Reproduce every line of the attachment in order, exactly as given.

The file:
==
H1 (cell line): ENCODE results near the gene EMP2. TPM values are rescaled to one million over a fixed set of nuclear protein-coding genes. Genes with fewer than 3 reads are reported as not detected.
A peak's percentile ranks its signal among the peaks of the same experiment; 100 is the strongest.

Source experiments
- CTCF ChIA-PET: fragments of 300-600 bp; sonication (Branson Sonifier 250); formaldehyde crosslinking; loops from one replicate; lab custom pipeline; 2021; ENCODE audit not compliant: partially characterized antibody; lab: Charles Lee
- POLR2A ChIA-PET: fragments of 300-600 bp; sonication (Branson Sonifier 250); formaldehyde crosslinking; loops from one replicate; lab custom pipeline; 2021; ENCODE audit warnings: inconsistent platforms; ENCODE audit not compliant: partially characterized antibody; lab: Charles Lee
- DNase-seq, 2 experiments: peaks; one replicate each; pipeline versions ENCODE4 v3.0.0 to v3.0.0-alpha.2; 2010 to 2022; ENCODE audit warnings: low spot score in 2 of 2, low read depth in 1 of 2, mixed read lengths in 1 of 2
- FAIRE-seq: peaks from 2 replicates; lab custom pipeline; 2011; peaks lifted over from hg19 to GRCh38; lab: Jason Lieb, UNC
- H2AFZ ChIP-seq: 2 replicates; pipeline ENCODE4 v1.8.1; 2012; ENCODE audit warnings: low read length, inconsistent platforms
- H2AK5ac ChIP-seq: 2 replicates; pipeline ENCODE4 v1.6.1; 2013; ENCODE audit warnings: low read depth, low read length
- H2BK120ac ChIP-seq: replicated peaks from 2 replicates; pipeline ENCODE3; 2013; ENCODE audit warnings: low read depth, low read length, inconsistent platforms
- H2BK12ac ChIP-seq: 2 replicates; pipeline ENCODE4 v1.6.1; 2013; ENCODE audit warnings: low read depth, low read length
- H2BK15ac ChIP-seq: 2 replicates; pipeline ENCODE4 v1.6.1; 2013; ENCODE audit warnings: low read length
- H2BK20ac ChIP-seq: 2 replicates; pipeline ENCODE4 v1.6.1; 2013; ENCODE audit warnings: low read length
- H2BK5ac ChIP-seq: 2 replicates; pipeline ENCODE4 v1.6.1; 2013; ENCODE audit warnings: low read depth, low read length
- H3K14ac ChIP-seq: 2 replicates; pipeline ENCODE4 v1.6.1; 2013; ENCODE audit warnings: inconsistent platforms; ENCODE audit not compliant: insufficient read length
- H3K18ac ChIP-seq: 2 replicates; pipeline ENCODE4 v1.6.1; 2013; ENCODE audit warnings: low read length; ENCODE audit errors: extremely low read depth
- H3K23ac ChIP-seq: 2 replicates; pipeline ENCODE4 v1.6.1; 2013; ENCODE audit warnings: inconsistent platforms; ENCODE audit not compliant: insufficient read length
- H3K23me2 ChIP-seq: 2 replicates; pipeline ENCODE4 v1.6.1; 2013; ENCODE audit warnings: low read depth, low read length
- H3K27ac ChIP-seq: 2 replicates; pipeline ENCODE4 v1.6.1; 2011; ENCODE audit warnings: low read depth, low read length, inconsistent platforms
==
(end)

H1 (cell line): ENCODE results near the gene EMP2. TPM values are rescaled to one million over a fixed set of nuclear protein-coding genes. Genes with fewer than 3 reads are reported as not detected.
A peak's percentile ranks its signal among the peaks of the same experiment; 100 is the strongest.

Source experiments
- CTCF ChIA-PET: fragments of 300-600 bp; sonication (Branson Sonifier 250); formaldehyde crosslinking; loops from one replicate; lab custom pipeline; 2021; ENCODE audit not compliant: partially characterized antibody; lab: Charles Lee
- POLR2A ChIA-PET: fragments of 300-600 bp; sonication (Branson Sonifier 250); formaldehyde crosslinking; loops from one replicate; lab custom pipeline; 2021; ENCODE audit warnings: inconsistent platforms; ENCODE audit not compliant: partially characterized antibody; lab: Charles Lee
- DNase-seq, 2 experiments: peaks; one replicate each; pipeline versions ENCODE4 v3.0.0 to v3.0.0-alpha.2; 2010 to 2022; ENCODE audit warnings: low spot score in 2 of 2, low read depth in 1 of 2, mixed read lengths in 1 of 2
- FAIRE-seq: peaks from 2 replicates; lab custom pipeline; 2011; peaks lifted over from hg19 to GRCh38; lab: Jason Lieb, UNC
- H2AFZ ChIP-seq: 2 replicates; pipeline ENCODE4 v1.8.1; 2012; ENCODE audit warnings: low read length, inconsistent platforms
- H2AK5ac ChIP-seq: 2 replicates; pipeline ENCODE4 v1.6.1; 2013; ENCODE audit warnings: low read depth, low read length
- H2BK120ac ChIP-seq: replicated peaks from 2 replicates; pipeline ENCODE3; 2013; ENCODE audit warnings: low read depth, low read length, inconsistent platforms
- H2BK12ac ChIP-seq: 2 replicates; pipeline ENCODE4 v1.6.1; 2013; ENCODE audit warnings: low read depth, low read length
- H2BK15ac ChIP-seq: 2 replicates; pipeline ENCODE4 v1.6.1; 2013; ENCODE audit warnings: low read length
- H2BK20ac ChIP-seq: 2 replicates; pipeline ENCODE4 v1.6.1; 2013; ENCODE audit warnings: low read length
- H2BK5ac ChIP-seq: 2 replicates; pipeline ENCODE4 v1.6.1; 2013; ENCODE audit warnings: low read depth, low read length
- H3K14ac ChIP-seq: 2 replicates; pipeline ENCODE4 v1.6.1; 2013; ENCODE audit warnings: inconsistent platforms; ENCODE audit not compliant: insufficient read length
- H3K18ac ChIP-seq: 2 replicates; pipeline ENCODE4 v1.6.1; 2013; ENCODE audit warnings: low read length; ENCODE audit errors: extremely low read depth
- H3K23ac ChIP-seq: 2 replicates; pipeline ENCODE4 v1.6.1; 2013; ENCODE audit warnings: inconsistent platforms; ENCODE audit not compliant: insufficient read length
- H3K23me2 ChIP-seq: 2 replicates; pipeline ENCODE4 v1.6.1; 2013; ENCODE audit warnings: low read depth, low read length
- H3K27ac ChIP-seq: 2 replicates; pipeline ENCODE4 v1.6.1; 2011; ENCODE audit warnings: low read depth, low read length, inconsistent platforms